In Europe, the genus Ramonda is represented with three species: Ramonda nathaliae, Ramonda serbica and Ramonda myconi. The first two are endemic Balkan species that are distributed also in Kosovo. These species grow in limestone as well as serpentine substrates, forming chasmophytic vegetation. The species Ramonda nathaliae is found in Macedonia, Greece, Serbia and in two localities in Kosovo, in the Sharri Mountains (Luboten and Gotovushë). R. nathaliae forms the following plant associations in the serpentines of Macedonia: Asplenio­Ramondetum nathaliae and Scorzonero-Ramondetum nathaliae, and the Achilleo­Ramondetum nathaliae in limestone substrates. Ostrya carpinifolia is charateristic species in Querco pubescentis-Ostryetum carpinifoliae, Ostryo-Fagetum, Querco-Ostryetum carpinifoliae and Corylo colurnae-Ostryetum carpinifoliae. This paper presents plant communities of Ramonda nathaliae and Ostrya carpinifolia in a limestone habitat, where the proposed new plant association named Ramondo­Ostryetum carpinifoliae ass. nova. is described. This plant community belongs to the class Quercetea pubescentis, order Quercetalia pubescenti­petraeae and alliance Fraxino orni­Ostryion. It was found and described on the limestone substrate on Mt. Luboteni (at 960–982 m a.s.l.).


Basic patterns of most priority biodiversity areas of Kosovo that shall be considered for conservation studies are offered here. On this work, all plant taxa that are included in the Kosovarian Red list are analysed and their analogy is interpreted to conservation priority hotspots. Kosovo represents an important centre for Balkan biodiversity; therefore a quantitative evaluation of the importance of different priority areas for conserving plant diversity of Kosovo is very much needed. This study provides a detailed quantitative approach concerning the identification of priority areas for biodiversity conservation, using threatened and endangered plant taxa in well-known grid squares system. Used grid squares (20 × 20 km) were classified into four different groups in terms of their conservation importance. Valuation factors taken into account are IUCN based risk category, endemism as well as ecological and distributional attributes. The results indicated that there are four grid squares – D4 (0.4300), G7 (0.3910), G8 (0.2750) and E4 (0.2860), that have remarkable conservation importance. These grid squares are all located along mostly high-elevation areas of two National Parks in Kosovo. These national scale data should prove to be very appropriate and easy to follow evidence for environmental decision-making bodies as well as be used for further research.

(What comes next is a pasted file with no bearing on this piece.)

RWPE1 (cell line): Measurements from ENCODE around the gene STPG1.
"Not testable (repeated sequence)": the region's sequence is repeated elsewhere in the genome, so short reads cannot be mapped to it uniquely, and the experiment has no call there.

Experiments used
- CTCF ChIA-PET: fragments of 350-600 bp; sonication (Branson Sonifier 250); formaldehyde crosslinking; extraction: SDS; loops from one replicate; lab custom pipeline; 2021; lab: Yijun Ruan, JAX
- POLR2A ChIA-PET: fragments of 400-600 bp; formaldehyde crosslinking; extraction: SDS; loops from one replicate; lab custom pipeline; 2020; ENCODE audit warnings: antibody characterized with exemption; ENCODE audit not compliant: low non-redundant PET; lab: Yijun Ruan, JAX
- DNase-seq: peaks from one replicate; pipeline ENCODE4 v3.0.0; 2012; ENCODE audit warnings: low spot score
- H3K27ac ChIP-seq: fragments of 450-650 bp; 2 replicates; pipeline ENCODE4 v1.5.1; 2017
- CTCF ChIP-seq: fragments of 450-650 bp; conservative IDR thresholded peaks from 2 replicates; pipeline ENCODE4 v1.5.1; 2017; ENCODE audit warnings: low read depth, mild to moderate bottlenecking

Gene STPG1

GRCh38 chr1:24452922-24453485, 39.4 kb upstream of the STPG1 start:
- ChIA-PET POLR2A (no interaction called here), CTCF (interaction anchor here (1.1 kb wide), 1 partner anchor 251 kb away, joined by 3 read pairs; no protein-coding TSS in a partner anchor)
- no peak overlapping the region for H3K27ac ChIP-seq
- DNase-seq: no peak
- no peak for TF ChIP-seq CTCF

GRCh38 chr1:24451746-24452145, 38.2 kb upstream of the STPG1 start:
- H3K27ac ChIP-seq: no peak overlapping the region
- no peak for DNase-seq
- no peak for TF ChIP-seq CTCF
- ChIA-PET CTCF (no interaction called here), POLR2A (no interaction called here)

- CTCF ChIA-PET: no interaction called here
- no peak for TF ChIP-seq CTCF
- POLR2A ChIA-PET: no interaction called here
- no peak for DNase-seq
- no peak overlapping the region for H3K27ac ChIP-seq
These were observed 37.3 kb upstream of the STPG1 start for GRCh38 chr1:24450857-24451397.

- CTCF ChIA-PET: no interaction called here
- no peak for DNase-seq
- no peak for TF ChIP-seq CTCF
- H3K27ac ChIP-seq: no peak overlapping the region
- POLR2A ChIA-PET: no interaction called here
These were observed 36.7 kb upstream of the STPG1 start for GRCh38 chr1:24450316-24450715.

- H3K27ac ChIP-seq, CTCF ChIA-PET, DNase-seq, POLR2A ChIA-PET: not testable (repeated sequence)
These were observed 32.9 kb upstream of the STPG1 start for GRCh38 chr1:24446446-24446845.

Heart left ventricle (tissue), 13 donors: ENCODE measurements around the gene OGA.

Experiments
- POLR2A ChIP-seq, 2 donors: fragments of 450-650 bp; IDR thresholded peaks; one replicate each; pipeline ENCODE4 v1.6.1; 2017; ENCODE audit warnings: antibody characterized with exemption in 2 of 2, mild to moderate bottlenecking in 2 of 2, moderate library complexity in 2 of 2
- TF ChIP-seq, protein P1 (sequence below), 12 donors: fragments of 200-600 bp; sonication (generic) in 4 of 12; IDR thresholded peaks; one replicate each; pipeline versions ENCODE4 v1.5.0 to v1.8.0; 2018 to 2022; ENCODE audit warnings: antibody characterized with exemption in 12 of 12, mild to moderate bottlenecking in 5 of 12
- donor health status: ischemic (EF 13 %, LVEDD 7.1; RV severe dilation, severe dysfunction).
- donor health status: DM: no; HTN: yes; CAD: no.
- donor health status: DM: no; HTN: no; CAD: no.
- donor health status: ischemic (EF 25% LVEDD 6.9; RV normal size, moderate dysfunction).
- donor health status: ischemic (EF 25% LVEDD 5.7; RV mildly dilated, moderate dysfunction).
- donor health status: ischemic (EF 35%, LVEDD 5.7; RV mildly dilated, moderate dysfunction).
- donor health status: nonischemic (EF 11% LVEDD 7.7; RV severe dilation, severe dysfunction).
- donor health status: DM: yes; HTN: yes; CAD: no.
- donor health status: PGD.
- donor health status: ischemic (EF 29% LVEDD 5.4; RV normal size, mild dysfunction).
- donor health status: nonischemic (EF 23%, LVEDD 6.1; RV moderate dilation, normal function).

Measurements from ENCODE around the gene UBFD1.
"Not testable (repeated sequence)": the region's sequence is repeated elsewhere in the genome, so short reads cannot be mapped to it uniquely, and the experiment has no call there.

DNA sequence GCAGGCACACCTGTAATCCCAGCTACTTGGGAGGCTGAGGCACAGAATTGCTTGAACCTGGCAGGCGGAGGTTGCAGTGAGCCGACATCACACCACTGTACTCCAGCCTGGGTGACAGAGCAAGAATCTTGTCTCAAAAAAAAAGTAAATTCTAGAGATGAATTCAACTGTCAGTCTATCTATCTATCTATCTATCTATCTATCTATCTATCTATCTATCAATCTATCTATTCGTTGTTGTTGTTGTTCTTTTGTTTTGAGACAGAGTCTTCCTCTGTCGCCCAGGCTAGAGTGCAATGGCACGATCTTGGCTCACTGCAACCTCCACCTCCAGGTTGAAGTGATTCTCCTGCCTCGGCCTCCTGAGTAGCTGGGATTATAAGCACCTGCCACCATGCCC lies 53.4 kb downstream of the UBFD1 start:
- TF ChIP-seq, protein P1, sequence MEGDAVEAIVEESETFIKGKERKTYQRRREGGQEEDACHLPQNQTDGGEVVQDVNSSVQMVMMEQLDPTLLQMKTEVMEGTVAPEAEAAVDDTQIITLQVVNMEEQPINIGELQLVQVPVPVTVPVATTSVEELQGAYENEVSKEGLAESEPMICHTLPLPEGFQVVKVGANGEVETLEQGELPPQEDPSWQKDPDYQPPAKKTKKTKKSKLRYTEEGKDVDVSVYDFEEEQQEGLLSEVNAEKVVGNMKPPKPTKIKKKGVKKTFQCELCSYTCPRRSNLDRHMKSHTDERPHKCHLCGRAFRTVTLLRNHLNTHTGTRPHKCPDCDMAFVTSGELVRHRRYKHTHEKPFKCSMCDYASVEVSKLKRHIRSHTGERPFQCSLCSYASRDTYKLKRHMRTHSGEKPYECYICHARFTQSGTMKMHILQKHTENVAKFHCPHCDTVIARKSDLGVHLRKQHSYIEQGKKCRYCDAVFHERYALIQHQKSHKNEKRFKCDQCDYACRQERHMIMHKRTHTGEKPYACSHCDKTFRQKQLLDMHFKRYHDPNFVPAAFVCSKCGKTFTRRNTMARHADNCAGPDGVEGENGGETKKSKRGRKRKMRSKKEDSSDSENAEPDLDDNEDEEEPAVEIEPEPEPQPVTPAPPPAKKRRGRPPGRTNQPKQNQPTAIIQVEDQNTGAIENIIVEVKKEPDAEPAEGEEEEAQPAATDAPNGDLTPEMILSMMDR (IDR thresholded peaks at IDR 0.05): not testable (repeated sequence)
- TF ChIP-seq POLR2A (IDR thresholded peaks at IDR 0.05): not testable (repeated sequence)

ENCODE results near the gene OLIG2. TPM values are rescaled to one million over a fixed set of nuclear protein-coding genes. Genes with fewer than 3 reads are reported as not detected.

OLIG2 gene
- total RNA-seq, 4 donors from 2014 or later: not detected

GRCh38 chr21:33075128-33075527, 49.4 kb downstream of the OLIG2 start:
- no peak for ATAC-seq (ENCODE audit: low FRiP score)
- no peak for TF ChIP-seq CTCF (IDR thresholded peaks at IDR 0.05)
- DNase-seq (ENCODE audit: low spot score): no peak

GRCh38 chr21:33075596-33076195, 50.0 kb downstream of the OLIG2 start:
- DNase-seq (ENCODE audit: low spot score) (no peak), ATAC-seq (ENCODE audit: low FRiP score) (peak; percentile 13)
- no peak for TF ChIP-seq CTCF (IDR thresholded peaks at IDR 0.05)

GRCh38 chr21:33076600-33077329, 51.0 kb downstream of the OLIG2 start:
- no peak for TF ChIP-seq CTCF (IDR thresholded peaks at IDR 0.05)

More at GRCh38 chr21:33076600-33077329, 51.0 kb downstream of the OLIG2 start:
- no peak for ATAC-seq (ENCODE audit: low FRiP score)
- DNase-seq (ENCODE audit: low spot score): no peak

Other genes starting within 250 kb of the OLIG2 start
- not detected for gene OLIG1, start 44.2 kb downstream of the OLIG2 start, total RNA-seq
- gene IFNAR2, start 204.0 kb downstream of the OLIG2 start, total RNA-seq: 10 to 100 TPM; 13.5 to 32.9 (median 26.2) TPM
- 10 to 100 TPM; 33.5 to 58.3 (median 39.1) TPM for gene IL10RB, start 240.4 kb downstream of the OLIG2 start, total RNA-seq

Sixteen endemic plant taxa were selected from Kosovo, according to the IUCN standards and for each taxon the risk assessment and threat category has been assigned. The taxa were compared with their previous status from fifteen years ago. From sixteen plant taxa, which were included in this work, four are Balkan endemics, whereas, eight of them are local endemics and four of the taxa are stenoendemics. Six of the taxa are grown exclusively on serpentine soils, five of them on limestone substrate, four of them in carbonate substrate, yet only one in silicate substrate. The work has been done based on the standard working methodologies of the IUCN (Guidelines for Using the IUCN Red List Categories and Criteria – Version 8.1). The most threatened plant taxa is Solenanthus krasniqii – which after its observance has only 20 mature individuals. As a result of the wild collection of the medicinal and aromatic plants, from the local population, Sideritis scardica is about to be completely go extinct. The aim of this study was to assess the state of endemics in the threats possessed to them during the previous times, present and predicting the trends for the upcoming years.